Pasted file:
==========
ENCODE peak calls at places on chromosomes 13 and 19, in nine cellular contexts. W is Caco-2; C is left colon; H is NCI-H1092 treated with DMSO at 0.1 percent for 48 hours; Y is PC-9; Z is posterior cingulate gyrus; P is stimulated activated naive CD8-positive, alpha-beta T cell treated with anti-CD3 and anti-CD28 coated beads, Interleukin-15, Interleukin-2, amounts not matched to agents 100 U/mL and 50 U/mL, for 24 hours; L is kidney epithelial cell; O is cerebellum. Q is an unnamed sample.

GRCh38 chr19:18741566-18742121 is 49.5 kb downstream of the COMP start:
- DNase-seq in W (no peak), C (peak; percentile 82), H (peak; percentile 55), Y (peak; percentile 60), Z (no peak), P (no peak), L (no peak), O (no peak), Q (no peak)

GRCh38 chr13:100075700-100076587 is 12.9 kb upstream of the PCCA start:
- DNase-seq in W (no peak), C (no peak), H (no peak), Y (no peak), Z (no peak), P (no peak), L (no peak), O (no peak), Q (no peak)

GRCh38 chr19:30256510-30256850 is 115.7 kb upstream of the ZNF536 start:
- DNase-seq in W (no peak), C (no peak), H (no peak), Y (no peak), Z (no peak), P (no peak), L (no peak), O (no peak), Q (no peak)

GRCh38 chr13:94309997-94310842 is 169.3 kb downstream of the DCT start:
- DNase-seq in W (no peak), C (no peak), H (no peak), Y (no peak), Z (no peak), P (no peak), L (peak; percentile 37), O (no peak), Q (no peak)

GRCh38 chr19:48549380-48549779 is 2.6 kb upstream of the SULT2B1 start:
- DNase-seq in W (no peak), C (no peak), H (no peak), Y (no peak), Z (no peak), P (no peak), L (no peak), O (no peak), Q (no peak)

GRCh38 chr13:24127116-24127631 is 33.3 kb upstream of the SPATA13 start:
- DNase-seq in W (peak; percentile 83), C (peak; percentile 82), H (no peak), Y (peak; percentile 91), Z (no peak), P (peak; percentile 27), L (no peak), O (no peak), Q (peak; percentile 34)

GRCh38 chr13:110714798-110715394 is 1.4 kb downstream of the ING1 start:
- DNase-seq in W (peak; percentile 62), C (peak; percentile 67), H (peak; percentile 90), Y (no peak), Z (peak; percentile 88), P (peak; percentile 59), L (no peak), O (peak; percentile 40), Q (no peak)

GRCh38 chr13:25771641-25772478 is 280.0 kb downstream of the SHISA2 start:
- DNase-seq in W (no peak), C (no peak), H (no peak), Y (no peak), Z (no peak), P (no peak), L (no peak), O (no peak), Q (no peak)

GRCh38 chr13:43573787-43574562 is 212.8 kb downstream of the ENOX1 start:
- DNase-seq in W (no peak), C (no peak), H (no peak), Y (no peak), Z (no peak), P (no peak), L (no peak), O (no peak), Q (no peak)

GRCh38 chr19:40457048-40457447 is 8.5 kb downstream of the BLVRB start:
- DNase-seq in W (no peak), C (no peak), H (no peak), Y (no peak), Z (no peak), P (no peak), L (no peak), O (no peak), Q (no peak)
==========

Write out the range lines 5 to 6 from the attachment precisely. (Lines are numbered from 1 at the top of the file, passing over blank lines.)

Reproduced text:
- DNase-seq in W (no peak), C (no peak), H (no peak), Y (no peak), Z (no peak), P (no peak), L (no peak), O (no peak), Q (no peak)

GRCh38 chr19:30256510-30256850 is 115.7 kb upstream of the ZNF536 start: